So what is my story and why do I need one?  Most of us are leaders in some time or place in our lives and will have a story about how we got there. According to Molinaro, the first step is to reflect on our personal experiences when we were at our best and when we were tested or faced adversity.   From those reflections, we will begin to identify common themes of where we demonstrated toughness or resilience, and where we were proud of how we demonstrated ethical behavior or a decision that made a positive impact. The emerging story can give us some clarity about who we are and why we lead the way we do.  The final step is to tell the story to those whom we lead because it is a powerful way to connect and allow others to know us at a deeper more human level.

What’s your story?

(2016) The Leadership Contract, Vince Molinaro

Experiencing History

This trip home has been a reminder of family history. Our history grounds us and helps us understand who we are, and helps explain our values and beliefs.  This trip back to Charlotte, NC, Winston Salem, NC and up through Chillicothe, Ohio has been a fascinating reflection of the past and how it shapes us.

Walking around the family farm that reflects 5 generations, I was bathed in memories of summers spent gardening with my grandmother,  selling watermelons, rocking on the front porch with my grandfather, and swinging in the hammock while singing songs with my great aunt. I walked around what is left of the old barn and found pieces of rusty horse drawn plows that I watched my grandfather put to use. My great, great grandfather, Reese Blakeney left the farm and joined the Piedmont Rough Riders to protect his family’s land by defending North Carolina’s states rights in the Civil War.

Visiting my mother in Winston Salem, I walked the streets where she attended a women’s school that dates back to 1766. Salem College has a rich history that supported the education of women as valued members of society at a time when the average women was illiterate. An education was an opportunity for only the most wealthy.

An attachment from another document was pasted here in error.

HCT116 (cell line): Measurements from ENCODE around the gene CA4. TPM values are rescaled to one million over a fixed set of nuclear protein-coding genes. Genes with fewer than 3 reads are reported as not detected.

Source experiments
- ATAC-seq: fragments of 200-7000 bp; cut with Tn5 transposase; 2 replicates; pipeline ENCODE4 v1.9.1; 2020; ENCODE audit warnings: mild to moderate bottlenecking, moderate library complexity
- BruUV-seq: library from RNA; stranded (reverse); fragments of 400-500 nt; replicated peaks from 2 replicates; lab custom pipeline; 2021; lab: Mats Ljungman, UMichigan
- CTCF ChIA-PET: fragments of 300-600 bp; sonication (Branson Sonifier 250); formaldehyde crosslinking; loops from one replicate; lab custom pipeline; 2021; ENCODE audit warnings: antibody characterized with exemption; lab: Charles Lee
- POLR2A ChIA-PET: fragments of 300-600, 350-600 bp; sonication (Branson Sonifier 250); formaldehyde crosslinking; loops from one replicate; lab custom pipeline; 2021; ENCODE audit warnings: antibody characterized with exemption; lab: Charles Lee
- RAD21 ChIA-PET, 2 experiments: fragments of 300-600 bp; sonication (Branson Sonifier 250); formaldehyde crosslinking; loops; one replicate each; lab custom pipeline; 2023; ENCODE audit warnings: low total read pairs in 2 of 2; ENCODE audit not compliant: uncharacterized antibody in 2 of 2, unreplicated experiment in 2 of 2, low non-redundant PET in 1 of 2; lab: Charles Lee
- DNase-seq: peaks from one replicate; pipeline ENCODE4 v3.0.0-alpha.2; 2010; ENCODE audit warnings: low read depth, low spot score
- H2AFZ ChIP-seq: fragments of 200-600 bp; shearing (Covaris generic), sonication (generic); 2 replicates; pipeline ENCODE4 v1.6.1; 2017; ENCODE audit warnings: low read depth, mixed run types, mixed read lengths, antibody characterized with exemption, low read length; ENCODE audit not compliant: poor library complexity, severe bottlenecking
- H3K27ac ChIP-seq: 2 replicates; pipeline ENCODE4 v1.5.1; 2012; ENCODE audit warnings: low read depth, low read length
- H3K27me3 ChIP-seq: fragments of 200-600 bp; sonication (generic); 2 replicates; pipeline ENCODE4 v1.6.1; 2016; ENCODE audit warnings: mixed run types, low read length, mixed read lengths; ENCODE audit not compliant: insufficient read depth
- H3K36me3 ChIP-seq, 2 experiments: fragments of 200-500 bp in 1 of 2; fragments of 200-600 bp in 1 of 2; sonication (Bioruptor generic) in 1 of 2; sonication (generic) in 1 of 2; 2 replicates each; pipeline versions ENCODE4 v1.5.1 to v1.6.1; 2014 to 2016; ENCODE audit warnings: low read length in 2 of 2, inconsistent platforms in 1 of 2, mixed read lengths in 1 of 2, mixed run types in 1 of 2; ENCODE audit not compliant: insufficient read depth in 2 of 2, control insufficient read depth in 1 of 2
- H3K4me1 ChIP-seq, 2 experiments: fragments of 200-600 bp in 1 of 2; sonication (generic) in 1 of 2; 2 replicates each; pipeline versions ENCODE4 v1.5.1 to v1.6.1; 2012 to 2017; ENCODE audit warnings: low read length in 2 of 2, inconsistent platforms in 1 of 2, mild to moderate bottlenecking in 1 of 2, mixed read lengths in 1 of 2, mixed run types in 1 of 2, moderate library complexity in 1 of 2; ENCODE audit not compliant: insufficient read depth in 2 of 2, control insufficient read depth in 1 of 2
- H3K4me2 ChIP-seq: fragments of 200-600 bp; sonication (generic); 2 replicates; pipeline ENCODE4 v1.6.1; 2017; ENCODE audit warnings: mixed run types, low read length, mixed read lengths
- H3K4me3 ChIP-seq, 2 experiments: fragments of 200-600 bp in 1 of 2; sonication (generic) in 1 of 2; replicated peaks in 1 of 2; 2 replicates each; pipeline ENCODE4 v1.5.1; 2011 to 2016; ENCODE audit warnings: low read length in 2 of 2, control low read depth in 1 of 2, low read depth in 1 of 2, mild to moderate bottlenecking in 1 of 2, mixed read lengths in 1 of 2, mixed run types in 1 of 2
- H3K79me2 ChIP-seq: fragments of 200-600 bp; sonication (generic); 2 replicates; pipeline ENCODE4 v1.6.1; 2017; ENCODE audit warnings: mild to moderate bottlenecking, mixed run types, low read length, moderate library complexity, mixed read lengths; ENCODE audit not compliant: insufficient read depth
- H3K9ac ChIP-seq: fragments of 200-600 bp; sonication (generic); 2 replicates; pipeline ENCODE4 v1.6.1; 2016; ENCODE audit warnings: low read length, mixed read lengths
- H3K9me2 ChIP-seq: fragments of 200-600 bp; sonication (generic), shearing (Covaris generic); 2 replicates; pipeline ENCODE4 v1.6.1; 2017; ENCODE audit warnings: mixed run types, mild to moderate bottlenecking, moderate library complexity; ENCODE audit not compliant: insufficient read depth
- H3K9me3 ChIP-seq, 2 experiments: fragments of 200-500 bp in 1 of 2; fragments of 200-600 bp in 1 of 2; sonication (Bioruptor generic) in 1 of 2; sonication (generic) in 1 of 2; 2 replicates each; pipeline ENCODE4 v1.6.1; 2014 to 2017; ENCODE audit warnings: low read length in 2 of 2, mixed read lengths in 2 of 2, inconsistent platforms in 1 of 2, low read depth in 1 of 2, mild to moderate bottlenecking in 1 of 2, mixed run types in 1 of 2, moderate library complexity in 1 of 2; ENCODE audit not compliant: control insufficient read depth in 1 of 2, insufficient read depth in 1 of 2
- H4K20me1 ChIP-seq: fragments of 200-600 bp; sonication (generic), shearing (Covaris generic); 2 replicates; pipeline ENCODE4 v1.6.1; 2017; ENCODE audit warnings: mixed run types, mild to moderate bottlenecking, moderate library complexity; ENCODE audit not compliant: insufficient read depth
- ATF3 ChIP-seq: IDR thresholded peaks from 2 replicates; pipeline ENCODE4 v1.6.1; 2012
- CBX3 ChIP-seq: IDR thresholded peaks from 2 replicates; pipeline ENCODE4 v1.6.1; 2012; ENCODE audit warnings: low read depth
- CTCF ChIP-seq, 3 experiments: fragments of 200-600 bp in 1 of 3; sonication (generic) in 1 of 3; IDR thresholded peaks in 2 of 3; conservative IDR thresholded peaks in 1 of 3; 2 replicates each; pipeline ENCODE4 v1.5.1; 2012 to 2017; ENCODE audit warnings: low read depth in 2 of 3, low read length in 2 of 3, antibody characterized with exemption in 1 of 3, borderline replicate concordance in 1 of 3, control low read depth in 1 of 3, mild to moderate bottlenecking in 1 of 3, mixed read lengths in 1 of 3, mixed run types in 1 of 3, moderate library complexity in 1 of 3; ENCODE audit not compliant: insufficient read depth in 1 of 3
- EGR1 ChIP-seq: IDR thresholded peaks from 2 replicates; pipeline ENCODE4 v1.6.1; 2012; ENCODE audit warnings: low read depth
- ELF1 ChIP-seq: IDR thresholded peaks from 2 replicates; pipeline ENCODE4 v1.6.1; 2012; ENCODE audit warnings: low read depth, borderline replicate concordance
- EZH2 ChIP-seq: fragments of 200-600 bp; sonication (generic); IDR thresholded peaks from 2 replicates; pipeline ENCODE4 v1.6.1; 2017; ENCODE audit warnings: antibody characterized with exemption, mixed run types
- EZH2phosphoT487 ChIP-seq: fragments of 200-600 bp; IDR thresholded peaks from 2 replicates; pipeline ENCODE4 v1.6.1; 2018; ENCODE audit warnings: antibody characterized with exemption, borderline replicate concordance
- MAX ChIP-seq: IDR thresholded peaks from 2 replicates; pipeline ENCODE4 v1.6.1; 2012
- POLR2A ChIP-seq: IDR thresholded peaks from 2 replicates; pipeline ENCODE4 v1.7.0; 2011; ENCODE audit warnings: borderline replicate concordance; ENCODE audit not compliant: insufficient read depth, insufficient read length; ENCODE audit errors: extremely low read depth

Today, Mike and I will visit historic Chillicothe, the first capital city of Ohio- more his history than mine. We plan to stop at a local coffee house that has an exhibit reflecting local artist that have been contributing to the community for several generations.

Reconnecting with family and visiting familiar places has been fascinating and fun, but also a reminder that the richness of our personal history shapes our character and our values.

Women Supporting Women: A Smart Thing

I recently read a powerful quote written by Hillary Clinton in, Women in the World Today which is a publication of global women’s issues.  She says,

“At the State Department, we believe elevating the status of women and girls in their societies is not only the right thing to do, it is also the smart thing to do. Women and girls are often a community’s greatest untapped resource, which makes investing in them a powerful and effective way to promote international development and our diplomatic agenda.”

Hillary Rodham Clinton
Secretary of State

We strongly believe this statement also applies at the local and national level.  Lynne and I are committed to the importance of women supporting women to be our community’s tapped resource.  We are curious to know what other women think and want to invite you to participate in a conversation on this topic.  Join us September 18 for the Goddess Collective in the Artworks Building at 6:00 pm.